Interim Performance Report at Ohio Job and Family Services

Identifies Nearly $17 million in Savings

Thursday, March 21, 2013

Columbus – More than $10 million could be saved annually by cutting the number of supervisors at the state Department of Job and Family Services (JFS), according to an interim performance audit report released today by Auditor of State Dave Yost. An additional $7 million could be saved by consolidating Medicaid provider enrollment functions, improving food stamps benefits processes and implementing other changes.

“More people should be doing the work instead of bossing the work,” Yost said. “I give credit to Director Colbert, who previously improved his supervisory ratios. I’m confident he will move quickly on these recommendations.”

The report recommended increasing average “span of control”—the ratio of supervisors to employees—to one manager for each seven employees, as soon as practicable. In the next biennium the report recommends JFS increase average span of control to a range of 1:8 to 1:10. In an employee population of more than 4,100, including 600 supervisors, most of the reduction can be achieved through attrition from retirements, vacancies and job changes. Savings should amount to at least $2.7 million and $8 million in each phase.

The analysis found the following potential savings: using a “data brokering tool” to more quickly determine benefits eligibility, approximately $3.6 million; sharing services for document imaging, $1.4 million; consolidating the provider enrollment function, $427,000; and using electronic notices for the Supplemental Nutritional Assistance Program, $603,000. The report also recommends either eliminating an unused council for a savings of $34,000 annually or causing the council to fulfill its chartered function.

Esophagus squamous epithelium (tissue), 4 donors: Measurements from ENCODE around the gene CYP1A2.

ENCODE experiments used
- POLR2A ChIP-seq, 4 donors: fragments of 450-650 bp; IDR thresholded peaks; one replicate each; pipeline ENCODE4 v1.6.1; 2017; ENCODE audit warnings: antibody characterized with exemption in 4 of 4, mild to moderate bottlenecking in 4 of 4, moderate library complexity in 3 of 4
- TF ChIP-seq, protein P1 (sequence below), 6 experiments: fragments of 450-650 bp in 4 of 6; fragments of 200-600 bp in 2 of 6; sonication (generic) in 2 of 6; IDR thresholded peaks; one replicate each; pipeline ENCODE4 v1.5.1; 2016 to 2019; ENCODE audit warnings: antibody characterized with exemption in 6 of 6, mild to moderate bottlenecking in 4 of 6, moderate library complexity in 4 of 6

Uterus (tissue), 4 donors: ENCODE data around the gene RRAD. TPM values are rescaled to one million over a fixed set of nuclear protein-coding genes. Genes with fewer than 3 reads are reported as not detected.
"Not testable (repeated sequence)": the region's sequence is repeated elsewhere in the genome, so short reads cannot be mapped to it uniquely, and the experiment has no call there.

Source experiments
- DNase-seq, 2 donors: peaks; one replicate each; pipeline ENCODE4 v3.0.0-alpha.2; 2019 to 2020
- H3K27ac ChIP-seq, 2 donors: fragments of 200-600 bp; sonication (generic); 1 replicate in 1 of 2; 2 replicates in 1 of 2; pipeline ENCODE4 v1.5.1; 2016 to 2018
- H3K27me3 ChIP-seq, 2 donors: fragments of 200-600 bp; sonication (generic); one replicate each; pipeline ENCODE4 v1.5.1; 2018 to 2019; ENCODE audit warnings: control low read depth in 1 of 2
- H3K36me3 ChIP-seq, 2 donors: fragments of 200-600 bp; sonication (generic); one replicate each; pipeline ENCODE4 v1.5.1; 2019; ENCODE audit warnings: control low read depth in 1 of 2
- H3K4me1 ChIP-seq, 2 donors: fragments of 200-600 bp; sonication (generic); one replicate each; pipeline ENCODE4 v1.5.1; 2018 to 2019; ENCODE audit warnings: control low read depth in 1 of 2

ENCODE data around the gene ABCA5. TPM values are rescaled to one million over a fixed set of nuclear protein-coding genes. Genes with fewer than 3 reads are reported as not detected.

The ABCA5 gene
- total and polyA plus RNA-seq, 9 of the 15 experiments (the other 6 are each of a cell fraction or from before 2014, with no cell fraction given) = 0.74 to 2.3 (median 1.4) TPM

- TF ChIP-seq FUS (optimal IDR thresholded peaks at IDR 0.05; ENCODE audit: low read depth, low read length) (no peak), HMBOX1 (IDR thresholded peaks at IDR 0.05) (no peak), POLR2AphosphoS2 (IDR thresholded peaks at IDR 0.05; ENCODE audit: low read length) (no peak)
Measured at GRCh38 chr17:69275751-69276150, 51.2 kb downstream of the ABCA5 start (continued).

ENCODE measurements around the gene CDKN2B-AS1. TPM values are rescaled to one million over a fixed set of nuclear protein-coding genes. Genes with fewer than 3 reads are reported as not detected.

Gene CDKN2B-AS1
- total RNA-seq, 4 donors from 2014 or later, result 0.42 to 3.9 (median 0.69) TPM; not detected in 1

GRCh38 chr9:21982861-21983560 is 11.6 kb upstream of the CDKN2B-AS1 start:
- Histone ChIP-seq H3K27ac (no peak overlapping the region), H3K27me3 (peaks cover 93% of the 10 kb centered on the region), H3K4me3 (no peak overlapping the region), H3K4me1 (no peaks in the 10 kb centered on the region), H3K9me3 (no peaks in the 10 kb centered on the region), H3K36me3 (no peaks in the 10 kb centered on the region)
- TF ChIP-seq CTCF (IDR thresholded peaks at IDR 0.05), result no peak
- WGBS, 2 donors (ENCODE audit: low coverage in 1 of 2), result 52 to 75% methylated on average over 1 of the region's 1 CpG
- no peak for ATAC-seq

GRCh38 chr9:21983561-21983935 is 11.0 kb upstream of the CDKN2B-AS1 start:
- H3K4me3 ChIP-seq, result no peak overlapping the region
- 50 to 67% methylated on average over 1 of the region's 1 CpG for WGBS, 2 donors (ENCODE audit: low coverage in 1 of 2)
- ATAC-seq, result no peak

Today’s report is part of an agency-wide performance audit of the Ohio Department of Job and Family Services. Under the authority of Ohio Revised Code 117.46, the Auditor of State’s office conducts performance audits of four state agencies each biennium.

A full copy of this interim report can be found online.



The Auditor of State’s office, one of five independently elected statewide offices in Ohio, is responsible for auditing more than 5,600 state and local government agencies.  Under the direction of Auditor Dave Yost, the office also provides financial services to local governments, investigates and prevents fraud in public agencies and promotes transparency in government.

Carrie Bartunek
Press Secretary